In previous studies, SNS-based news exposure was typically measured by asking respondents whether they are (unintentionally) exposed to news via social media. Like many survey studies, this approach naturally suffers from the limited accuracy and reliability of self-reports (5). More specifically, recent work has criticized self-report measures for being biased toward active news choices and routine use (6) and being particularly inaccurate when people access news via intermediaries (7). To alleviate these limitations, some studies have used log data to estimate the quantity and quality of online news exposure, for example, in terms of exposure to cross-cutting news (8, 9). However, these studies have focused only on single social media platforms instead of different intermediary routes to news. Other recent studies (1, 10) have traced direct and indirect pathways to online news using browser logs, but have not distinguished nonregular—and therefore possibly incidental—news exposure from regular, typically more intentional or routinized forms of news consumption online. In other words, the question whether visiting SNS more often (than usual) actually leads to more varied news exposure (than usual) essentially remains unanswered. This problem concerns almost all studies on the use and effects of online media, and has received considerable attention in recent communication research (11). We argue that positive within-person effects of visiting intermediary sites on online news exposure are a necessary (although not sufficient, since even nonregular visits could be intentional) precondition for INE, and, therefore, testing for such effects is a useful endeavor. We address this question using a statistical model that distinguishes between stable between-person differences and within-person effects, that is, the random-effects within–between (REWB) model (12). Investigating within-person effects has additional value by safeguarding causal inferences against bias due to (previously) unmeasured person-level confounders. We apply the REWB model to two large, representative tracking datasets of individual-level browsing behavior in Germany, collected independently in 2012 and 2018. This allows us not only to compare within- and between-person effects but also to analyze possible changes in the effects of SNS (Facebook, Twitter) and intermediaries (Google, web portals) over recent years. Specifically, we investigate their effects on the amount and variety of online news exposure. Using this approach enables us to replicate and extend two recent survey studies (2, 13) that looked at the effects of SNS, web portals, and search engines on 1) overall online news exposure and 2) the diversity of people’s online news diets.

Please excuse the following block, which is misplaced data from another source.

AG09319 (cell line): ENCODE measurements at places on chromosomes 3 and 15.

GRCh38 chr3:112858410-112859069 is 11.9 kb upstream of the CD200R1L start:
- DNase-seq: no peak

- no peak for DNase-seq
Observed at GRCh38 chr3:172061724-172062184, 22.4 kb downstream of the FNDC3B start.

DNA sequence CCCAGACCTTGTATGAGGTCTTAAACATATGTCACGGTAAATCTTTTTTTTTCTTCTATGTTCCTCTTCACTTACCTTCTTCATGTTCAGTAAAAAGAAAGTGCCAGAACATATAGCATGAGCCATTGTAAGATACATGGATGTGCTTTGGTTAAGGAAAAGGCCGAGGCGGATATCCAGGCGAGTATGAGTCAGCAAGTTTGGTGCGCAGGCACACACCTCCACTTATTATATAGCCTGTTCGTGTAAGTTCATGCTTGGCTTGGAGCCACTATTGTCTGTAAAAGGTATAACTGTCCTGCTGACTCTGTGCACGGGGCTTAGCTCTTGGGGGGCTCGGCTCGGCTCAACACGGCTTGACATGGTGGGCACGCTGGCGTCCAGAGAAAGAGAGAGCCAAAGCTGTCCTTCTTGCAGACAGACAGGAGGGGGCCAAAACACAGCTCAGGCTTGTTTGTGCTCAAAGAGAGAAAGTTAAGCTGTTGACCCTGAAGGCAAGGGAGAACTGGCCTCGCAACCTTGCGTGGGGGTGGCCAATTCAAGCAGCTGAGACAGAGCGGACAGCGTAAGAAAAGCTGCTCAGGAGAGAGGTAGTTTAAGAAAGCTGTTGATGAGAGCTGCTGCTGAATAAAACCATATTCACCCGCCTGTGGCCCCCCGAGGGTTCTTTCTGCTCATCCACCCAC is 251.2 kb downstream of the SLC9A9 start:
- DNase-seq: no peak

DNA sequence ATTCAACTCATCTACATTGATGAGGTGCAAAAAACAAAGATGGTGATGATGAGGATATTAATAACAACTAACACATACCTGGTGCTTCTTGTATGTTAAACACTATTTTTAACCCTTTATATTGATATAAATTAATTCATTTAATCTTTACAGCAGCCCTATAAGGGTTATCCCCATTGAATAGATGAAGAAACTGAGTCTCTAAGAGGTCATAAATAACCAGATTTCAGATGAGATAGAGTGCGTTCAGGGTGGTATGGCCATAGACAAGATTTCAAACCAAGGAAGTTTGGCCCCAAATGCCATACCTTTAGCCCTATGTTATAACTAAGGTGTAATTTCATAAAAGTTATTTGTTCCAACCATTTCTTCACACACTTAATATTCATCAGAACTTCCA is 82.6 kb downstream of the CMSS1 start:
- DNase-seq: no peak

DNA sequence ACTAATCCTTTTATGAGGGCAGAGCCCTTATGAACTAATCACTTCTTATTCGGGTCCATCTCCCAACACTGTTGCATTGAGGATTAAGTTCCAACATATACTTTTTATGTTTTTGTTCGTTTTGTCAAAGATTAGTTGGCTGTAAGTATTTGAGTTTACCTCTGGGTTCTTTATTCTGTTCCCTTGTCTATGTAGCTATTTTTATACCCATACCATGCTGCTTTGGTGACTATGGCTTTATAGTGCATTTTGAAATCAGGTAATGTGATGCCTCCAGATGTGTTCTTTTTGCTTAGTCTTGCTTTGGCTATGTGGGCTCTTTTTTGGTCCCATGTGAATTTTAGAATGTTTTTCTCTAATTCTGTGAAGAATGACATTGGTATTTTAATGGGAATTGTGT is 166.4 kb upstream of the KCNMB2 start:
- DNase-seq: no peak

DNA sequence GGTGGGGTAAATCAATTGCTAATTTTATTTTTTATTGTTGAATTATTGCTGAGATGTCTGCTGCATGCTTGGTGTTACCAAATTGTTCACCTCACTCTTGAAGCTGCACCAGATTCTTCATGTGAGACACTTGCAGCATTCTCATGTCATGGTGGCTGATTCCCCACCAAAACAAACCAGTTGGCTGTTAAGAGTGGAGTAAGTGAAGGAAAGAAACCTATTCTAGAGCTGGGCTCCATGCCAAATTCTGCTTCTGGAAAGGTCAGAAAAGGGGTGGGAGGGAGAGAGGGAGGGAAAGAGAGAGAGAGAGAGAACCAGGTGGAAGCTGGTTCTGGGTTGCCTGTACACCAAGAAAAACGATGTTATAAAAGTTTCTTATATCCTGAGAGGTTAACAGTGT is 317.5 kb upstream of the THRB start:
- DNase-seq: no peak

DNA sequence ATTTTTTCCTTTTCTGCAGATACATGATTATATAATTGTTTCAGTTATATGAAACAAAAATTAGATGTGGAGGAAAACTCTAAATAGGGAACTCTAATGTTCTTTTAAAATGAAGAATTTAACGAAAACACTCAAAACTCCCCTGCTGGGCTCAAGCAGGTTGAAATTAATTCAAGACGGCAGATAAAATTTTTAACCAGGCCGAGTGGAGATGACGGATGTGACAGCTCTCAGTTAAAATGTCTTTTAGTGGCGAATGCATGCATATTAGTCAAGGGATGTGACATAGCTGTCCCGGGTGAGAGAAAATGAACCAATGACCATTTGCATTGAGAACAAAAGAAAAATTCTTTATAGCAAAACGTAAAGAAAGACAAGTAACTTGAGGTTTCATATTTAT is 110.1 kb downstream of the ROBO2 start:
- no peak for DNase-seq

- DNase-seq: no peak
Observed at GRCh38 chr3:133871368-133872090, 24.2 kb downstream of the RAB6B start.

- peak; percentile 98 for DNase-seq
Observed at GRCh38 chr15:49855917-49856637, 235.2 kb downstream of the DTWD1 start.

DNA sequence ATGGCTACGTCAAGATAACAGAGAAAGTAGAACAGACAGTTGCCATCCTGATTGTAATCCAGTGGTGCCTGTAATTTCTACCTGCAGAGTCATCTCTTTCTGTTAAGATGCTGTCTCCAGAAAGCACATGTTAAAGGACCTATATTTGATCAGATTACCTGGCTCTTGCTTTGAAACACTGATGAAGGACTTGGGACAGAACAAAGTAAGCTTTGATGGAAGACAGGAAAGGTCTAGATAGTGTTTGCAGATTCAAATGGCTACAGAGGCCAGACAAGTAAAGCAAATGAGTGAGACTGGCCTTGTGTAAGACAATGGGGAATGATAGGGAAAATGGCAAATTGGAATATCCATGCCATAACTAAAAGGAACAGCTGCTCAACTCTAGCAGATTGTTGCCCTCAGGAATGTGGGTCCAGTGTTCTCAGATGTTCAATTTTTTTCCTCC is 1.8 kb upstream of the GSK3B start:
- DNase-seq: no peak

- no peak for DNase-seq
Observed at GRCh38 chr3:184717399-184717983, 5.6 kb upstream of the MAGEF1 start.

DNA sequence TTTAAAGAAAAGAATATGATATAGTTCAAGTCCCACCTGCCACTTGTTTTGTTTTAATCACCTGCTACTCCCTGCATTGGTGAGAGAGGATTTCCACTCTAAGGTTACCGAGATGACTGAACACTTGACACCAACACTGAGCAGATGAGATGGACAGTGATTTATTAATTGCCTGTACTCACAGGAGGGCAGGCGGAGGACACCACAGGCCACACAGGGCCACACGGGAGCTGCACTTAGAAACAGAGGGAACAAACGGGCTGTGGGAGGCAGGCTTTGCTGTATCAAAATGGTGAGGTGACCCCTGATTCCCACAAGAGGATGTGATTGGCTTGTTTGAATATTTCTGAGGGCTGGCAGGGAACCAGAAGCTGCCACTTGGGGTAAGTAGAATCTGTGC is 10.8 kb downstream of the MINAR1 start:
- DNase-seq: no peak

We used large-scale observational data to avoid the limited reliability and validity of self-reports on news exposure. Leveraging the potential of such data with the REWB model, our study provides strong evidence that getting more and more-diverse news as a consequence of other media-related activities is a common phenomenon in the online sphere. The findings contradict widely held concerns that social media and web portals specifically contribute to news avoidance and restrict the diversity of news diets. Note that we followed previous studies and measured the variety of news diets by counting the number of outlets visited. Given the overall low frequency of news visits, intermediaries add diversity to the news diets of the large majority of participants with a small news repertoire (2). While we cannot say that outlet variety always equals viewpoint variety, prior research has shown that using a larger number of online news sources typically translates into more-diverse overall news exposure (15). In contrast to previous studies (9, 10), we cannot quantify diversity in terms of cross-cutting exposure, but note that previous studies have shown little evidence for strong partisan alignments of news audiences in Germany (16) on the outlet level, so that variety would have to be measured on the level of individual news items, which requires URL-level tracking and content analysis data. In addition, future combinations of web tracking with experience sampling surveys are needed to disentangle in what instances nonregular news use is entirely nonintentional and how the respective contents specifically affect the diversity in news diets.